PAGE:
Data show clinical benefit from mitral valve clip device

September 21, 2010, Cardiovascular Research Foundation

A percutaneous mitral valve clip designed to stop mitral valve regurgitation demonstrated clinical benefit as measured by the degree of mitral regurgitation, according to a study presented at the 22nd annual Transcatheter Cardiovascular Therapeutics (TCT) scientific symposium, sponsored by the Cardiovascular Research Foundation. Mitral valve regurgitation is one of the most common forms of heart disease.

The study was led by James Hermiller, MD, Director of Cardiovascular Intervention at the St. Vincent Heart Center of Indiana (Indianapolis, IN.)

"Significant measures of clinical benefit are observed one year following successful therapy," said Dr. Hermiller.

The study, EVEREST II, is a prospective, multi-center, randomized designed to compare the safety and effectiveness of the MitraClip System with in the treatment of mitral regurgitation (MR). Measures of 12-month clinical benefit, defined as improvements in left ventricular (LV) function and symptomatic improvement, were evaluated for the Device Group and Control Group, and have been previously reported. However, observed clinical benefit by 12 month MR grade has not been reported.

Significant improvement in LV function, NYHA Functional Class, and Quality of Life scores was observed for all device patients with ongoing success (MR≤2+ at 12 months). Patients with MR reduced to 1+, 1+ to 2+, or 2+ at 12 months demonstrated marked clinical benefit, with significant improvements noted from baseline to 12 months.

A detailed analysis of these data will be presented during The 'Best of the Best' TCT 2010 Abstracts Session on Friday, September 24 in the Main Arena at the Washington Convention Center.

Related Stories

Recommended for you

Best of Last Year—The top Medical Xpress articles of 2017

December 20, 2017
It was a good year for medical research as a team at the German center for Neurodegenerative Diseases, Magdeburg, found that dancing can reverse the signs of aging in the brain. Any exercise helps, the team found, but dancing ...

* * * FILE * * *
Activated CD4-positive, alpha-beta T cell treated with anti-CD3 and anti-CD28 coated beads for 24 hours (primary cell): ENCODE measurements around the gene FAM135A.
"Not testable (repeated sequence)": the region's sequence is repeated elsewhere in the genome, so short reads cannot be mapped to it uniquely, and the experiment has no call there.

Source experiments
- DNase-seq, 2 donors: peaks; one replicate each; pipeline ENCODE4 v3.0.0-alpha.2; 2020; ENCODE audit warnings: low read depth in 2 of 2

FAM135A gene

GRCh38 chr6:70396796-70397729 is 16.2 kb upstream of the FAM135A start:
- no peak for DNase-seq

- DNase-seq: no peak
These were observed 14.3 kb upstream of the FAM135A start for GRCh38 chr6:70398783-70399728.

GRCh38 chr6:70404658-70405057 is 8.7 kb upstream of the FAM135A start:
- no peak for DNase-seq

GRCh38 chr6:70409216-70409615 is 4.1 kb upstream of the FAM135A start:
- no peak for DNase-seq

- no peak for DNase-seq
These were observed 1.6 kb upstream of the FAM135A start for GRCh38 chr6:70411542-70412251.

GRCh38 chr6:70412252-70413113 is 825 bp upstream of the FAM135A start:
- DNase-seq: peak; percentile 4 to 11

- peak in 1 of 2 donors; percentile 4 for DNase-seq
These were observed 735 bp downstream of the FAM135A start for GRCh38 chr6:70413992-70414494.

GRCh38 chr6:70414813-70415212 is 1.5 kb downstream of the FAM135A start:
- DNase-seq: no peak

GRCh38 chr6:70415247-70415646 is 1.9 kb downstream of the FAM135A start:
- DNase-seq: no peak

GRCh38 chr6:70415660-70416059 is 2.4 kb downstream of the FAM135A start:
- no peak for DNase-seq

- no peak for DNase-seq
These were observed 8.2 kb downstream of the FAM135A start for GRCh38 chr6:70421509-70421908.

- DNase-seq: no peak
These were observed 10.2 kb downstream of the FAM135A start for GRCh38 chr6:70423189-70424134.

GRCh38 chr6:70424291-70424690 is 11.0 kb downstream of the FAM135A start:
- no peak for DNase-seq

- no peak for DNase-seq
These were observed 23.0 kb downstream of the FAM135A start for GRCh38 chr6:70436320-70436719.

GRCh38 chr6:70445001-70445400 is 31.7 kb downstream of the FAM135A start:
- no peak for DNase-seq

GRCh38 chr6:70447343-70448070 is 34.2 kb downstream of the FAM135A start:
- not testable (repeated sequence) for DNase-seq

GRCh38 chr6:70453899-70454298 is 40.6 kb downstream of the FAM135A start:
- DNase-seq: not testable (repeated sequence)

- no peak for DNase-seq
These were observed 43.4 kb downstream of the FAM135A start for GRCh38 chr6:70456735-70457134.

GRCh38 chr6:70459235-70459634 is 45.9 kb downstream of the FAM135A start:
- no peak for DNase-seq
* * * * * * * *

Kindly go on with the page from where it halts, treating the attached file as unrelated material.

Pickled in 'cognac', Chopin's heart gives up its secrets

November 26, 2017
The heart of Frederic Chopin, among the world's most cherished musical virtuosos, may finally have given up the cause of his untimely death.

Sugar industry withheld evidence of sucrose's health effects nearly 50 years ago

November 21, 2017
A U.S. sugar industry trade group appears to have pulled the plug on a study that was producing animal evidence linking sucrose to disease nearly 50 years ago, researchers argue in a paper publishing on November 21 in the ...

Female researchers pay more attention to sex and gender in medicine

November 7, 2017
When women participate in a medical research paper, that research is more likely to take into account the differences between the way men and women react to diseases and treatments, according to a new study by Stanford researchers.

Drug therapy from lethal bacteria could reduce kidney transplant rejection

August 3, 2017
An experimental treatment derived from a potentially deadly microorganism may provide lifesaving help for kidney transplant patients, according to an international study led by investigators at Cedars-Sinai.

Exploring the potential of human echolocation

June 25, 2017
People who are visually impaired will often use a cane to feel out their surroundings. With training and practice, people can learn to use the pitch, loudness and timbre of echoes from the cane or other sounds to navigate ...

0 comments

Please sign in to add a comment. Registration is free, and takes less than a minute. Read more

Click here to reset your password.
Sign in to get notified via email when new comments are made.